It was my 7-year-old Juno’s first sleepover. She was having so much fun with her cousin Alicia whom she rarely sees, so they were sleeping over at my in-laws, who live close by.
I could see her struggle; I assured her she could call me anytime she wanted, and I would come to get her. She was worried about having a nightmare, and I wouldn’t be there to comfort her. I gave her Shadow, her stuffed husky, to protect her.
The following day, I picked her up. She said she woke up in the middle of the night and wanted to call me. But she didn’t because her desire to play with Alicia the next day was stronger than her fears.
“When kids ask for lots of reassurance and need it constantly, they seek certainty. This thing runs in families,” said licensed clinical social worker and psychotherapist Lynn Lyons during the 2021 Positive Parenting webinar of AFineParent.com. “Worried people want certainty and comfort right away. Anxious parents have a big impact on children. They model their worry to their children. So don’t say, ‘What’s the worst that could happen?’ because worry likes that.”
Lyons has taken a particular interest in breaking the generational cycle of worry in families, coauthoring books on anxiety: “Anxious Kids, Anxious Parents: 7 Ways to Stop the Worry Cycle and Raise Courageous and Independent Children” and the companion book for kids, “Playing with Anxiety: Casey’s Guide for Teens and Kids.”
Lyons explained that the trouble with modern anxiety is the expectation of what will happen, which are not real fears. We become hypervigilant, imagining the possibilities. Since it’s unsettling, we work hard to eliminate it, and that’s the problem.
We can’t see the future, so how do we handle it? How do we accept uncertainty and not hoist it to a level where we freak out and run away?
Instead of passing on our anxieties to our kids, we can teach them how to problem-solve. We can normalize feeling unsure or nervous, such as when we’re leaving home for the first time, but it’s not a crisis.
When we avoid things we’d typically be doing, like going to school or making new friends, we kowtow to worry’s demands. It’s shortsighted and sweeps the problem under the rug.
If your child doesn’t want to sleep alone, don’t feed the worry by inviting her to sleep with you. Lyons also advised refraining from reassuring. If they’ve got “Will you pick me up?” on loop, you’re enabling their anxiety. She said that preparing and planning are okay, but don’t get caught in the reassurance trap.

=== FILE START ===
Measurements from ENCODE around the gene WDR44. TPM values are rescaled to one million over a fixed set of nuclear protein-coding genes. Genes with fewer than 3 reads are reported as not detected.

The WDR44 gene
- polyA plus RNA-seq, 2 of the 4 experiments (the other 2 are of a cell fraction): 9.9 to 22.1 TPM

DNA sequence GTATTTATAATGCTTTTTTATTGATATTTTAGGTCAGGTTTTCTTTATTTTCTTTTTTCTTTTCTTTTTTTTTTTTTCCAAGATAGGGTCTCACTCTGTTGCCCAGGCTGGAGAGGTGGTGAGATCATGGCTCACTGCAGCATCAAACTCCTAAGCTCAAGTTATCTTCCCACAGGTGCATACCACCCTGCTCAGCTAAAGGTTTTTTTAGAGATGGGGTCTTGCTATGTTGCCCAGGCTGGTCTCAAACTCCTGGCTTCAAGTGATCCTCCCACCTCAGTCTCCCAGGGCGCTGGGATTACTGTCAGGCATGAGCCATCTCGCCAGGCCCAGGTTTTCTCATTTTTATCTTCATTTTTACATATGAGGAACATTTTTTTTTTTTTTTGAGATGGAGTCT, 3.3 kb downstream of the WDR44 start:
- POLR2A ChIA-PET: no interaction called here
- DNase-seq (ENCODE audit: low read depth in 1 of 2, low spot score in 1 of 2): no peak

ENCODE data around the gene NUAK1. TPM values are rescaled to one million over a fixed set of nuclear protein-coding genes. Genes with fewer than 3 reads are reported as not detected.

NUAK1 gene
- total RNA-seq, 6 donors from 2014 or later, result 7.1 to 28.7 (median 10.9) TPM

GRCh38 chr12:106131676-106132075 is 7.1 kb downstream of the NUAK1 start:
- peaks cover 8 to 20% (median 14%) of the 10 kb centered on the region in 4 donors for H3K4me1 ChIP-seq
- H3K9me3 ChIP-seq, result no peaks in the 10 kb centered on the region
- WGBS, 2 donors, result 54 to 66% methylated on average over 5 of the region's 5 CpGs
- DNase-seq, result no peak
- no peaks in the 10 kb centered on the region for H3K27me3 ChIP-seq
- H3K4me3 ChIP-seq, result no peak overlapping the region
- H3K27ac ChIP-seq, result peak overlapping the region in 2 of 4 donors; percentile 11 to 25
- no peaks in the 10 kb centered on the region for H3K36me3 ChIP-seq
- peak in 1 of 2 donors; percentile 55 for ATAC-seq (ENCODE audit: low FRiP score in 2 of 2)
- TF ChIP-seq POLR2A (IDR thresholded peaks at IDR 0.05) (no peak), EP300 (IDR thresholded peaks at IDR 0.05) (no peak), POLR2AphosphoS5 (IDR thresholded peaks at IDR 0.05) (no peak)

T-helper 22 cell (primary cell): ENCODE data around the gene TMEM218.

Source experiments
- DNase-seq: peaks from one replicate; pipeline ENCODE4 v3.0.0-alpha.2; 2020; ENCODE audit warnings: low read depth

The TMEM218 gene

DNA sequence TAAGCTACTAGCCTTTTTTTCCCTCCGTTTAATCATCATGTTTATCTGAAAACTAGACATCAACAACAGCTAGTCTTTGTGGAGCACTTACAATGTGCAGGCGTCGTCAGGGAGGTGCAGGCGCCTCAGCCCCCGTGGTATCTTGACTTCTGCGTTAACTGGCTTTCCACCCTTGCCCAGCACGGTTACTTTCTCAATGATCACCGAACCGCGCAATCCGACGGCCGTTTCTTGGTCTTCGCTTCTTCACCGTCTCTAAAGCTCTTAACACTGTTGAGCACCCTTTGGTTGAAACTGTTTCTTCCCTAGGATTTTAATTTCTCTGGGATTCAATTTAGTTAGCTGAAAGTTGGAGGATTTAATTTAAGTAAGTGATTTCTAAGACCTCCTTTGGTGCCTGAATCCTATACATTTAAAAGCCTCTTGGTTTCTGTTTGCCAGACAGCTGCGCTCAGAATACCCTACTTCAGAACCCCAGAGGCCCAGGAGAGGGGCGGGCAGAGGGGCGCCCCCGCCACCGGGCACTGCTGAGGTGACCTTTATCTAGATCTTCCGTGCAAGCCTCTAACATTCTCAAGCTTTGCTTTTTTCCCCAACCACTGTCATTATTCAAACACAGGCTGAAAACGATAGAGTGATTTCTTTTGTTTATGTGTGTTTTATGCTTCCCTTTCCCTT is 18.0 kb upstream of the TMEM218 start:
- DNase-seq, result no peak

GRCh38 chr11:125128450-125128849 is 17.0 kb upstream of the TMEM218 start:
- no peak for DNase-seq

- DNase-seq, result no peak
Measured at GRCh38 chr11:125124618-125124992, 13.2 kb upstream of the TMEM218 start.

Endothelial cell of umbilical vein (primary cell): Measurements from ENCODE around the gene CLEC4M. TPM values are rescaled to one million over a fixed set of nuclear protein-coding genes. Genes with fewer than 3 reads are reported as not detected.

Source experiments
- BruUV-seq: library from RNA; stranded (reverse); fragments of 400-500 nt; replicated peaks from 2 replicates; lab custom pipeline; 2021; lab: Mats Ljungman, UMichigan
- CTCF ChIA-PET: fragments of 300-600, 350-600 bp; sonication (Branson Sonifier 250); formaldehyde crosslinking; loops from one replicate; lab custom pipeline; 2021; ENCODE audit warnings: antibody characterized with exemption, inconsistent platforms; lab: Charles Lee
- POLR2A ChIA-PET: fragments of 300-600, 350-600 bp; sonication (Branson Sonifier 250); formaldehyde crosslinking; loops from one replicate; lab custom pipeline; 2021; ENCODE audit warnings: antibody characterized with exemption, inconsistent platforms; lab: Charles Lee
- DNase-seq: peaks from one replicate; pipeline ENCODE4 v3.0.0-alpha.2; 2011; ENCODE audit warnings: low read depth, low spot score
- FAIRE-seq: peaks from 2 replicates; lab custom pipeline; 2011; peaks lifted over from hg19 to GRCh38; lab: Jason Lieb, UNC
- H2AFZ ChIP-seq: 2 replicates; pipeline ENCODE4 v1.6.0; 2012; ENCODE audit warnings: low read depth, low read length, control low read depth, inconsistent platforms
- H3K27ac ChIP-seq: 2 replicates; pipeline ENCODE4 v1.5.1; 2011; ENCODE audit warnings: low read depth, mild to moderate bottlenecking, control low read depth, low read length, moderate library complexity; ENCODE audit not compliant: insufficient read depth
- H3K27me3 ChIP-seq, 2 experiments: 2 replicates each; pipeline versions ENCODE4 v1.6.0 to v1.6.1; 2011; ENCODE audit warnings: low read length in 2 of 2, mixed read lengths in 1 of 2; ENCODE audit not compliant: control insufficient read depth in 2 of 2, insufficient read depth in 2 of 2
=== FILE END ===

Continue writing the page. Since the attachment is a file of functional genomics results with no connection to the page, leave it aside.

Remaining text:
Developing internal reassurance
Acknowledge it when things don’t go as planned: “This sucks. But let’s see what we can do.”
Children end up not trusting their voices when parents continue being the source of reassurance. Adults with hang-ups from childhood still seek the same affirmation.
How much of anxiety is nature or nurture? Lyons said that parents could nurture kids into or out of worry. Temperament is genetically mediated, predictive of later anxiety if left to flourish. So shy, introverted, quiet parents can pass on the same traits. But it’s also up to parents to show their children how to move in the world.
She added that those with obsessive-compulsive disorder have a strong predisposition: “You can be a worrier, but keep it in check, so they won’t have to suffer the way you did. It can be contagious. We have the best of intentions, but it doesn’t help.”
Accommodation without any skill building doesn’t benefit our kids either. The more we enable our children’s worries, the more we support the disorder. When we reorganize the world for our kids, we work for anxiety.
Instead, we have to teach them how to tolerate not knowing. Giving kids the freedom to figure things out without stepping in too soon is how they learn problem-solving and stomach uncertainty. As they build up the skills, parents can slowly pull away as children become independent. But front-load with a lot of teaching and information before removing support.
Keep it real with your kids and admit that sometimes, worry will show up; no one can avoid it. But it helps to personify it to create distance from it and externalize it. Understand its tactics and make it predictable and get bored with it. Recognize what worry does. Change their relationship with fear by demystifying it.
Step into different uncomfortable situations, so they get to practice. Let them experience things not going the way they expect, fail, and learn that they can handle it.
Enter a worrisome experience and respond differently. If your child’s afraid of the dark, invite them to stay in their dark room but take on a persona of being on the offense: “C’mon darkness, what have you got? Really? That’s it?”
“But don’t throw them off the deep end and expect them to know how to swim,” warned Lyons. “Make it playful because humor and silliness are the opposite of what worry wants. You can fake it when you begin. Role-play.”
With older kids, teach them to distance themselves from this thinking pattern. Lyons calls this the content trap, focusing on what they’re worrying about instead of handling their worry.
She advises older children to expect worry to appear so they can handle it and not catastrophize when it shows up. “When it does appear, it will say the same things it will say. Acknowledge it, then pivot and get on with what you need to tackle.” Get comfortable being uncomfortable and normalize uncertainty.
Do a post-game analysis after a worrisome situation with a loving, playful connection. Ask: “What can we work on again? What wasn’t as hard as you thought?” Remind them that the exercise is about them learning about themselves and takes some practice.
Said Lyons, “Anxiety is about rigidity; things have to go a certain way. It’s bossy. Sometimes, being rigid is not up for discussion, like wearing your seatbelt or helmet. Worry demands we take it seriously, so step back from it. Celebrate wins, stay playful, and be encouraging.” —CONTRIBUTED